I was actually in the shower on a Sunday afternoon after a weekend of no sleep and straight partying when X-Factor was born. I had left my buddies house to shower and I had a vision where Chiefs gods spoke to me. They said I was no longer Painted boy, no longer Spiderman, that I was now X-Factor, which stood for external factors - such as weather elements, injuries, coaching, etc. I now represented the greatest X-Factor in the whole world, all 80,000 screaming Chiefs fans at Arrowhead Stadium and many more millions at home. I ran out of the shower, threw on some clothes, and ran back to my friend's house.

About 50 of them were hanging out, drinking and watching car racing. I jumped in front of the TV and told everyone about what had just happened. In return I got 50 "What the heck […]?" responses. Since then, everyone talks about this vision and that fateful day all of it happened and they say, "Wow look at Ty and X-Factor now!"

What is your favorite keepsake or piece of memorabilia?

My HOF plaque and World Record plaques. Plus, a plaque that I got for setting an unofficial world record for watching seventy straight hours of football. Also, all the pictures I have with Chiefs players throughout the years, personally autographed to me.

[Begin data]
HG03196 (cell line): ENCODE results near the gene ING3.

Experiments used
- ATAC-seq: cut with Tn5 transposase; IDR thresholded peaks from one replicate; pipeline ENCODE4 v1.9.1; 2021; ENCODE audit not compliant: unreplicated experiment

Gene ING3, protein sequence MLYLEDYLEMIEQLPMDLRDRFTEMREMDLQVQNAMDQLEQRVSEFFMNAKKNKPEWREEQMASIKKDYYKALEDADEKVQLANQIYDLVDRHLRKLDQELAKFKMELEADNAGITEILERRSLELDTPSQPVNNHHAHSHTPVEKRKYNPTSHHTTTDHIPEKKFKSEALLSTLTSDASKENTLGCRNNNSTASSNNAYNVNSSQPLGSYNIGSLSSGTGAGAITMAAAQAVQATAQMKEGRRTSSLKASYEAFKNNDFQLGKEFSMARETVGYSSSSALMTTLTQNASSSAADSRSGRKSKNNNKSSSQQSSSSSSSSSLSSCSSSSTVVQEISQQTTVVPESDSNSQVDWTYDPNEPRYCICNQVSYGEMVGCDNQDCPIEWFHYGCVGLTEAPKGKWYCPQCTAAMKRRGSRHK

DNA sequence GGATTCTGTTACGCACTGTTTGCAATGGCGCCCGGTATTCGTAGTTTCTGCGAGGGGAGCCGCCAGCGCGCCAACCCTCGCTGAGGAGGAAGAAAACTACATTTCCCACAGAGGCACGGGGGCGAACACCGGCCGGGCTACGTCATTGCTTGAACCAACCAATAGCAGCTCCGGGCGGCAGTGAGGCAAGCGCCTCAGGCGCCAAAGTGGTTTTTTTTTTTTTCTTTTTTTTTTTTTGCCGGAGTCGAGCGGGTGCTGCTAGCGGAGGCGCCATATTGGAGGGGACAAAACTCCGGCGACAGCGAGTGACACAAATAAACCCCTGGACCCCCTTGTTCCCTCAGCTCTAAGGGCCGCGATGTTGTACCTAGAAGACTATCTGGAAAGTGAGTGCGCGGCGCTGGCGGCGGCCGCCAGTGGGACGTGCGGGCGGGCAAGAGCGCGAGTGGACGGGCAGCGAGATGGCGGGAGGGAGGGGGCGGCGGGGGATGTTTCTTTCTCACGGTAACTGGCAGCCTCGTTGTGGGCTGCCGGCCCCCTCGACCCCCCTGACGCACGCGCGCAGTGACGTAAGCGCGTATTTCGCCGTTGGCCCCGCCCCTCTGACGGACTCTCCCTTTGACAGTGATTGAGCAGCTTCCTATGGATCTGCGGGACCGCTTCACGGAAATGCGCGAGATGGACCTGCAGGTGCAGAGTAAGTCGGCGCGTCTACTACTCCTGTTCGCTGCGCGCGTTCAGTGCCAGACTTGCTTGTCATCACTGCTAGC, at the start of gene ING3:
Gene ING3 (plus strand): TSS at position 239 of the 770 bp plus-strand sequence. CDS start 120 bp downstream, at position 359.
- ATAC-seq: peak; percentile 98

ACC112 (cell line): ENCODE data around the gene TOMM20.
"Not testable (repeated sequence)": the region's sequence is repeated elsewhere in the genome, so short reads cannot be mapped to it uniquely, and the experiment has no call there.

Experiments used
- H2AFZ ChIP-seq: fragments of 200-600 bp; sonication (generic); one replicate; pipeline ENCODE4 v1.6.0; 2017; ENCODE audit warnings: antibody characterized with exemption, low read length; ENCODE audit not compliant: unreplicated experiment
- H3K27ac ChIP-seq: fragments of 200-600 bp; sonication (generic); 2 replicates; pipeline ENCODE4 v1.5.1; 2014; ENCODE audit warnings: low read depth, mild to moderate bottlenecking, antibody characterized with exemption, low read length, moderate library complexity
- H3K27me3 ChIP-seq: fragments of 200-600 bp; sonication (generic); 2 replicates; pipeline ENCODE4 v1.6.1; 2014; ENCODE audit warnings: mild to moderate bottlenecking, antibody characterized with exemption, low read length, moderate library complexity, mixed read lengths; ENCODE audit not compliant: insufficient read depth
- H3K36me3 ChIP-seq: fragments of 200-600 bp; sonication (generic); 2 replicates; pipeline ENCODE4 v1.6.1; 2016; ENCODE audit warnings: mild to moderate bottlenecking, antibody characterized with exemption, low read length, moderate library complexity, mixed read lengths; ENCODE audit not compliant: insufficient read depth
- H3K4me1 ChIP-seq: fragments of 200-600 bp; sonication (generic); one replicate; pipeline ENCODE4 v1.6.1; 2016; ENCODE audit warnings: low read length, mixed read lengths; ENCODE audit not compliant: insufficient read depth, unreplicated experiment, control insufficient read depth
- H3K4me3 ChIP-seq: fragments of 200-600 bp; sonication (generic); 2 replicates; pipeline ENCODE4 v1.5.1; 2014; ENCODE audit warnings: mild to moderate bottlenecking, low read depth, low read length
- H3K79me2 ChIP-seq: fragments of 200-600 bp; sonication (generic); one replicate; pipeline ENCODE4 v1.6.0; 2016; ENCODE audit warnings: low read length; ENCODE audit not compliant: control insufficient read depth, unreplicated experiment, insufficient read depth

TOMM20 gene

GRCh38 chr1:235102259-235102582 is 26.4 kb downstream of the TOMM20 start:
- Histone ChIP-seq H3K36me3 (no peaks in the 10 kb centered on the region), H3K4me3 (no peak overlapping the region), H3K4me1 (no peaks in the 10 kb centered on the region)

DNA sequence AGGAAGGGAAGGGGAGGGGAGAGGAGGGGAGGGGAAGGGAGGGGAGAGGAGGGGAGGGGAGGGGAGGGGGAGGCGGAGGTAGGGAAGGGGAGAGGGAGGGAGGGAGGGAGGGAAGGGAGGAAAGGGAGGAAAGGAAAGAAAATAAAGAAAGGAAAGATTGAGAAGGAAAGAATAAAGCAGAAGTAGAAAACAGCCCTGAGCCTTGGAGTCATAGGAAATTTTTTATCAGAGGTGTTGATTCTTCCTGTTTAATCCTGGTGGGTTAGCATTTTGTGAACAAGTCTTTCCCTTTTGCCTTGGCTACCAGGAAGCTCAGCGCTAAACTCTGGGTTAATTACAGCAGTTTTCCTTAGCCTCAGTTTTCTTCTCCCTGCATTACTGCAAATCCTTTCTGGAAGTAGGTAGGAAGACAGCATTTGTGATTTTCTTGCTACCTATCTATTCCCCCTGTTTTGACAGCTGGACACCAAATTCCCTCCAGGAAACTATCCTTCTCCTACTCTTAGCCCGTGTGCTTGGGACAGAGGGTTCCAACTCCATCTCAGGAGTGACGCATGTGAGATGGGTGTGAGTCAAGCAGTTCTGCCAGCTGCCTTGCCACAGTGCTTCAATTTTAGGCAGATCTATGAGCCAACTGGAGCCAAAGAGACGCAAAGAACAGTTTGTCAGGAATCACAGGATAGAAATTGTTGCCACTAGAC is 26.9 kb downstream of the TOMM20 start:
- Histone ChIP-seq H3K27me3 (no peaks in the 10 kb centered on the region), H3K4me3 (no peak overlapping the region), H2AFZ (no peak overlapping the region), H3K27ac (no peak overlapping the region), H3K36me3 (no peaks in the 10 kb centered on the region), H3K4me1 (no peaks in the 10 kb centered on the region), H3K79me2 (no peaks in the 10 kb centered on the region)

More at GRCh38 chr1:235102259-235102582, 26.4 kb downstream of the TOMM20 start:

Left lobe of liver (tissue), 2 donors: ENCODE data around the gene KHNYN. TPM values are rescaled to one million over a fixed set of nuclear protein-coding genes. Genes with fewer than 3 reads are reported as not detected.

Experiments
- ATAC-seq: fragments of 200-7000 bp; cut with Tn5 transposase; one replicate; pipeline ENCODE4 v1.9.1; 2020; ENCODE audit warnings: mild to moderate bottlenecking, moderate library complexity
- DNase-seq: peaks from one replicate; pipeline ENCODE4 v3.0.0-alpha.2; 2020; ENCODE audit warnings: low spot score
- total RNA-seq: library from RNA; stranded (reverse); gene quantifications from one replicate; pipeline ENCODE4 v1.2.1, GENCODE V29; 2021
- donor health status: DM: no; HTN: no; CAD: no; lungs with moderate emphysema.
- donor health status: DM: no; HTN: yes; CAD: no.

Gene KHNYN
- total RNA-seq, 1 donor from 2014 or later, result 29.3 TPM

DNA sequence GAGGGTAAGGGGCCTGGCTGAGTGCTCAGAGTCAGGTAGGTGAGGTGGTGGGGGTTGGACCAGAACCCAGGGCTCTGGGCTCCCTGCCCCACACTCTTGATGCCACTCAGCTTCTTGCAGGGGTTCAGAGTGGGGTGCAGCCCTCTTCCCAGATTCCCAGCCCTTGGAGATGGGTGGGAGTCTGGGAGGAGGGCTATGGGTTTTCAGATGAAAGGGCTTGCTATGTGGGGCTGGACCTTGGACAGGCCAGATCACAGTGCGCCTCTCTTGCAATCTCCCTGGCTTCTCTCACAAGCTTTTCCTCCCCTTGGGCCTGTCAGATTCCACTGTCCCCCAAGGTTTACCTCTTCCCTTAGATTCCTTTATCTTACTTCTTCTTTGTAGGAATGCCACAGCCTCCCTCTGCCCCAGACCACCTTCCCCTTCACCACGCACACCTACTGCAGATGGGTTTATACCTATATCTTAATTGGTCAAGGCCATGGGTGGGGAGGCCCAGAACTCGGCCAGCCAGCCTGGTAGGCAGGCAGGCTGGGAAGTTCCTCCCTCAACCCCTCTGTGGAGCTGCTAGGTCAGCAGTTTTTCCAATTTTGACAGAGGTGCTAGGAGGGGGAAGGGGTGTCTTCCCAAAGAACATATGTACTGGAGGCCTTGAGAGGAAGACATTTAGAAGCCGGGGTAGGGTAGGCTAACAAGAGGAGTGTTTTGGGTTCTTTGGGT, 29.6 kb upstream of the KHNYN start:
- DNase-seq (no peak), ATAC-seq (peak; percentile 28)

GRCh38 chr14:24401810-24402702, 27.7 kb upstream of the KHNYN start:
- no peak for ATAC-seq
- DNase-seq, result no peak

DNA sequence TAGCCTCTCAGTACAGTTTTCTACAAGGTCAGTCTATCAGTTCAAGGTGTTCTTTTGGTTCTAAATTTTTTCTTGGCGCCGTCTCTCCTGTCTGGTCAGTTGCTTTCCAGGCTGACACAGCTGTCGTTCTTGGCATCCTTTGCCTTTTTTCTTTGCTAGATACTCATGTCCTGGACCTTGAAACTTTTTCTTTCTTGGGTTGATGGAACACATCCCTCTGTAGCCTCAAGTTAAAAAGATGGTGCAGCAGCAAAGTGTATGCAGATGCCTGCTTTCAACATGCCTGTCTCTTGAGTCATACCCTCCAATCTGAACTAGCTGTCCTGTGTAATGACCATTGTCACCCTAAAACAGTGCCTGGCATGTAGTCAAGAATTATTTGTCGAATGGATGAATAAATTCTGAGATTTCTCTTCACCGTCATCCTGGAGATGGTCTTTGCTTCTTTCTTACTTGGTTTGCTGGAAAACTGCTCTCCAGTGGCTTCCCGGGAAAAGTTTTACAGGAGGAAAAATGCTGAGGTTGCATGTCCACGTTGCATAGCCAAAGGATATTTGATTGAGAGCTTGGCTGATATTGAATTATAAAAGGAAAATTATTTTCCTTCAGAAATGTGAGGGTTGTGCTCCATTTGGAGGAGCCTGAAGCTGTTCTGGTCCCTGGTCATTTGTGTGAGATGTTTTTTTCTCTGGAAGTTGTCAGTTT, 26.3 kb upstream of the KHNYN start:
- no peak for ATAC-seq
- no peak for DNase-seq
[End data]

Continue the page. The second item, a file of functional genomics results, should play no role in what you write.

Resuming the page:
When did you start collecting / building your fan cave?

I've been collecting from when I was a kid, but I have donated most of it throughout years to various charities. It means more to me to give my stuff to others that are less fortunate and to see the enjoyment that it brings to them.


I truly believe we are the classiest organization in the NFL.

What is your game day ritual? How do you prefer to watch the game?

I'm at the stadium no later than 5 a.m. for a noon game. I never sleep the night before, as I'm out with fellow Chiefs fans all day and night on Saturday. Then on game day, I visit thousands of tailgates and get everyone pumped up for that day's game. Nothing beats watching games live. I have not missed a game at Arrowhead since '92 and have been to 89 away games, to all but two opposing teams' stadiums.

How does it feel to be known by your friends and peers as a die-hard fan?

It means the world. People look to you as a role model and an inspiration; it sets a standard that fans are judged by. It's a huge opportunity to represent and be the face for my organization and do it in a way I can be proud of. My friends get a bigger kick out of everything that happens – media, attention, etc. I love hearing their excitement and stories of what it means to know me.

What is the best thing about your team?

I truly believe we are the classiest organization in the NFL. Our late owner established a culture of family. The organization has always been extremely involved in the community with charities, etc., and encourages the players to do charity work and to form their own charities also. That's why so many players have been nominated for Man of the Year. Our fans have embraced this family concept. We do so much as fans together whether it's charity work or simply helping each other. My charity organization sets the bar for this!!! On top of that, the team always sells out our stadium, fans stick with them through thick and thin, and they don't have near as many "bandwagoning fans."


The tailgating experience at Arrowhead is also truly the best and most unique in the NFL. This is echoed by superfans of other teams, just how amazing our Family is!

All images by Shaniqwa Jarvis.

See more of the Hall of Fandom here.